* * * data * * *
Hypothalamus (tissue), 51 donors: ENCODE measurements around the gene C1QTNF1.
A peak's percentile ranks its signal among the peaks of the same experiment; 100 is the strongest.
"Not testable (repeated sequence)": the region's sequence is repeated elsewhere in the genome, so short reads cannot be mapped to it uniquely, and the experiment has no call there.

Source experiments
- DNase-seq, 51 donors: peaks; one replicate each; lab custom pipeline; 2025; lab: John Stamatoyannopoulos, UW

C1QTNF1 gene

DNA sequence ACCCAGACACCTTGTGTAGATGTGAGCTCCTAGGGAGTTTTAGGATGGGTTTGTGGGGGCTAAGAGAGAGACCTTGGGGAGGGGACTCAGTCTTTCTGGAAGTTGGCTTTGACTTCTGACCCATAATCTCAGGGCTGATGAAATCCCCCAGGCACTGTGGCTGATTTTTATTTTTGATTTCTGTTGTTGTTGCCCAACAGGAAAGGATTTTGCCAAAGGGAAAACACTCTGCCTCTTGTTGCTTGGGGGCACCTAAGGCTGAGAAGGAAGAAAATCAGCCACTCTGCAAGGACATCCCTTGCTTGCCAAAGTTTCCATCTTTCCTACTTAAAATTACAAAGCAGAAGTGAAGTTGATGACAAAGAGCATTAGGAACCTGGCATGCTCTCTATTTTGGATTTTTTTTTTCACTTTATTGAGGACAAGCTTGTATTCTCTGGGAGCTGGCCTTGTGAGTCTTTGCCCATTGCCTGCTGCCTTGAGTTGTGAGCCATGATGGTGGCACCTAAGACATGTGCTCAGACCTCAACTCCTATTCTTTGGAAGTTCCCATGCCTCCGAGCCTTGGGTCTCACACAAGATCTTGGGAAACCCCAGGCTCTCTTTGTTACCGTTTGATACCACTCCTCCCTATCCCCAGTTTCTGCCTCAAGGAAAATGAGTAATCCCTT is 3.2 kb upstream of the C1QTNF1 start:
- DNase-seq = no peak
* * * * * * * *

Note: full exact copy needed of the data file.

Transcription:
Hypothalamus (tissue), 51 donors: ENCODE measurements around the gene C1QTNF1.
A peak's percentile ranks its signal among the peaks of the same experiment; 100 is the strongest.
"Not testable (repeated sequence)": the region's sequence is repeated elsewhere in the genome, so short reads cannot be mapped to it uniquely, and the experiment has no call there.

Source experiments
- DNase-seq, 51 donors: peaks; one replicate each; lab custom pipeline; 2025; lab: John Stamatoyannopoulos, UW

C1QTNF1 gene

DNA sequence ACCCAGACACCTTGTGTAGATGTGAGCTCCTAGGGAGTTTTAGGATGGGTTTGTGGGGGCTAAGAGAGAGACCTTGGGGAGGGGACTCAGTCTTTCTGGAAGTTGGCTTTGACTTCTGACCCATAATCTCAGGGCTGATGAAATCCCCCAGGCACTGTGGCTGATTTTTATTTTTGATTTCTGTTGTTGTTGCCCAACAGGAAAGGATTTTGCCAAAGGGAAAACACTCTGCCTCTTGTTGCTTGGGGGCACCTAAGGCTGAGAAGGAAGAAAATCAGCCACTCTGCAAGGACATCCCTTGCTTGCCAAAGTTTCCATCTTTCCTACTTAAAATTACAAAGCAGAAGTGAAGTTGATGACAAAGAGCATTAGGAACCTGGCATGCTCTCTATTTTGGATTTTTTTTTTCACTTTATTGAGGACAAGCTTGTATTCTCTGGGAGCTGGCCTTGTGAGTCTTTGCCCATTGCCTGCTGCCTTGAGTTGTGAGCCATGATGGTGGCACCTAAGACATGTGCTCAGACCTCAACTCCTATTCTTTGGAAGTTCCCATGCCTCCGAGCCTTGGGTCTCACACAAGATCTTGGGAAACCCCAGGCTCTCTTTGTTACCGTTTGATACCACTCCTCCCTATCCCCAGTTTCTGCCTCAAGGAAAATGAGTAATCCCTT is 3.2 kb upstream of the C1QTNF1 start:
- DNase-seq = no peak